Vertical zoom... again

I know this has been brought up many times here and in the bug/feature tracker, but I’ve got a situation where I really could use vertical zoom or perhaps there is another solution.

I’m working on a drum session, it was recorded with 12 stereo mics. The quieter drum hits are very difficult to work on even in logarithmic mode and the track expanded to the full height of the Ardour window.

Image - https://pasteboard.co/JhttQ4u.png

Has anyone else worked on a session with this many mics and this dynamic range in Ardour and has a solution for me? I could get away with working on a single mic position at a time, if there was a way to hide all of the other waveforms temporarily that would also solve the issue.

I assume the track is not normalized and there’s plenty of headroom.
If so, why not add gain? Region > Gain > Boost gain

There are other parts of the track that are louder, is the gain boost undo-able at a later time? If so I can edit the quiet stuff first with a boost and then remove it later for the louder parts.

Is there a way to temporarily hide some of the channels so only one is visible?

Yes, Ardour is non-destructive. Region gain cut/boost is just a fixed region gain factor applied on playback. You can also inspect and manually enter a value in Region > Properties > Region gain:

Would I be able to use a lua script to simultaneously increase gain boost while reducing track volume, thus effectively creating a vertical zoom?

Likely yes, but do keep in mind gain structure in your session. Increasing region gain will increase the level of any signal going into a pre-fader insert. This is why having a good gain structure is actually beneficial to start with as some plugins don’t handle particularly low signal level particularly well, but how much this affects you depends on your own individual workflow and plugins.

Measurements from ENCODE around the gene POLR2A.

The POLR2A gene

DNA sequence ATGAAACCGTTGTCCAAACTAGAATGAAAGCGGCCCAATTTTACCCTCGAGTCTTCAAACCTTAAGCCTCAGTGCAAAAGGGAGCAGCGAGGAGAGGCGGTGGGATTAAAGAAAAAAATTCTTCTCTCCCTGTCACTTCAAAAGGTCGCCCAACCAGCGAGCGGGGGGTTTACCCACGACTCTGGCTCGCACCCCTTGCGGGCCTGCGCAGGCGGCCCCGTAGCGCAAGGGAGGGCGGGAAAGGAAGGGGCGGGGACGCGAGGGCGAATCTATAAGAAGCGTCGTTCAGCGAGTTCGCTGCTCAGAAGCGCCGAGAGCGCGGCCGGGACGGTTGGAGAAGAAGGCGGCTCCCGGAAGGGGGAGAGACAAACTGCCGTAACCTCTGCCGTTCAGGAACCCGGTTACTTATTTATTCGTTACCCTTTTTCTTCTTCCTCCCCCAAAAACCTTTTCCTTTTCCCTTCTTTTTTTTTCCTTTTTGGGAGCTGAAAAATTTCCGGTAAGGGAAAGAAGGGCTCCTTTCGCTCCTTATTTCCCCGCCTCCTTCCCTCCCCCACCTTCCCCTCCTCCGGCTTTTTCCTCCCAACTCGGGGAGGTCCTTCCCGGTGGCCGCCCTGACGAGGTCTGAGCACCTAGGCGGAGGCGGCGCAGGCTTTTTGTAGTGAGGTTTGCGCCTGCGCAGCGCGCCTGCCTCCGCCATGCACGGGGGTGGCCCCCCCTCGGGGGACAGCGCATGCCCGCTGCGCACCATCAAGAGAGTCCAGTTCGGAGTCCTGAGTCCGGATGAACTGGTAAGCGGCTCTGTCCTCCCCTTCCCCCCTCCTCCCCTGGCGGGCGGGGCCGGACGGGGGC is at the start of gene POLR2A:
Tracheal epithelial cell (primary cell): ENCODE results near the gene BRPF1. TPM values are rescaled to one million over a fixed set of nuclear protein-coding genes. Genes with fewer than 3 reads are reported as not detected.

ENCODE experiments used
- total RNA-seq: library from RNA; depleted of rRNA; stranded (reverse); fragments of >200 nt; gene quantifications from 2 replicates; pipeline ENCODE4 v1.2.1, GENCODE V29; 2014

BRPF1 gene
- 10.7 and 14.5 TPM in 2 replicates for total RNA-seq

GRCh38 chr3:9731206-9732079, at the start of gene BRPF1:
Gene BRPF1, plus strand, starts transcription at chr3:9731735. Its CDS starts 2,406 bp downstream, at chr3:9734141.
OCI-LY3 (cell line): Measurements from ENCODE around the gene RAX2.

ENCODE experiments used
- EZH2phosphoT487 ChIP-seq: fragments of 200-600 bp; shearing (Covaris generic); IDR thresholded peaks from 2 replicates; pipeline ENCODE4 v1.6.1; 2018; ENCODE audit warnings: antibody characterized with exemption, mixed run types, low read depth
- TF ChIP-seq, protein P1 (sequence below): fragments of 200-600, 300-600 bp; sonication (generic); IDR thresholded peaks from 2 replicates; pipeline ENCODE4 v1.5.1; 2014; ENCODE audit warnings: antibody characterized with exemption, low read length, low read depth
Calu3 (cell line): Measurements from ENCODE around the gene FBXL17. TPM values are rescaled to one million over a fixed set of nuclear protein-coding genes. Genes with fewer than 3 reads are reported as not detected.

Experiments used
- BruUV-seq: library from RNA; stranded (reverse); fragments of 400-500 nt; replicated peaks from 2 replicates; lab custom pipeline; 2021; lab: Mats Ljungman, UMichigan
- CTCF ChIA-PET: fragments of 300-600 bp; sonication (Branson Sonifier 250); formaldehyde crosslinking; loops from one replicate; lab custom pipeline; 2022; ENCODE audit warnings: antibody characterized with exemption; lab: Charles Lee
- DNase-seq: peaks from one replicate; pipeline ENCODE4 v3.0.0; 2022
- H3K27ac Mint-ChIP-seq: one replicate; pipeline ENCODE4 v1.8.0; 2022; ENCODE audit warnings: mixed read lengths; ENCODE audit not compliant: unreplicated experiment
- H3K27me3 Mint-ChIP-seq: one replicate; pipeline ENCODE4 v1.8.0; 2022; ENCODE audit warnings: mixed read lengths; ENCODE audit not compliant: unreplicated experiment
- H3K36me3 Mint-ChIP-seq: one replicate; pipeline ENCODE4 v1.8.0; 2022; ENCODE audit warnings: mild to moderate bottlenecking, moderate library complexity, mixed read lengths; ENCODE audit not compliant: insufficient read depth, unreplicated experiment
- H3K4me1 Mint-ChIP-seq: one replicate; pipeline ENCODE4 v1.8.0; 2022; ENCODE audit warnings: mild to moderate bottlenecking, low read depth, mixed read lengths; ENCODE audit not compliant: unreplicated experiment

Seablade

Are these all in one track?

Have you thought of bouncing them to multiple tracks, so you can work on them individually?

Cheers,

Keith

They are separate audio files merged into a single track. Because these are different mic postions of the same recording I need to make sure any change made to one channel is applied to all other channels. Keeping them all in one track makes it simple.

@x42 So what’s the deal with vertical zoom, is it difficult/time consuming to implement or is it just a lack of interest from developers?

Neither. It is deliberate.

Can you explain why you want to look at a waveform? And what information you’d like to gain from that, or what operations you’ll want to perform? There are likely much more efficient ways to accomplish that instead of looking at a wave.

See also the following thread:

Do you have a reason not to use separate tracks in a group (with ‘Selection’ enabled)? https://manual.ardour.org/working-with-tracks/track-and-bus-groups/
I do this often with multi-mic recordings: having the different mic signals on separate tracks means it’s possible to mix them independently much more easily than if they’re all in the same track.

Neither. It is deliberate.

It’s not difficult and the developers are interested in it so you deliberately don’t implement it… ?:stuck_out_tongue:

Vertical zoom is very useful when dealing with content that has a large dynamic range. For example some audio can be really quiet which makes it difficult to see details and make precise cuts.

Here is a video demonstrating making a cut in Ardour and then again in Reaper (with vertical zoom). You can see instantly that it is much easier in Reaper because I can see what I’m doing. Now if this was a one off kind of thing it’s not too bad to roughly cut the audio, boost the gain, then make a more precise cut and reduce the gain again, but doing this hundreds of times is not practical.

Here you can see a section of audio from just 3 of the channels. In Ardour (top image) I’m in logarithmic view and the waveform looks like noise. In Reaper (bottom image, with vertical zoom) you can see more detail and see that there is some audio there as well as noise.

My primary use is cutting samples. Mixing is not so important (although I use busses when needed). Only having to deal with one track makes my life much easier, I can cut and move hundreds of regions really quickly and I can apply batch scripts which work more quickly on a single track than multiple. But the main reason why it is necessary for me to use a single track is automation. I need to apply pitch shifting (and sometimes other automation) to each channel equally and this can only be done on a single track. It would be far too laborious to copy the automation of thousands of regions between 12 tracks and make sure any future edits are in sync.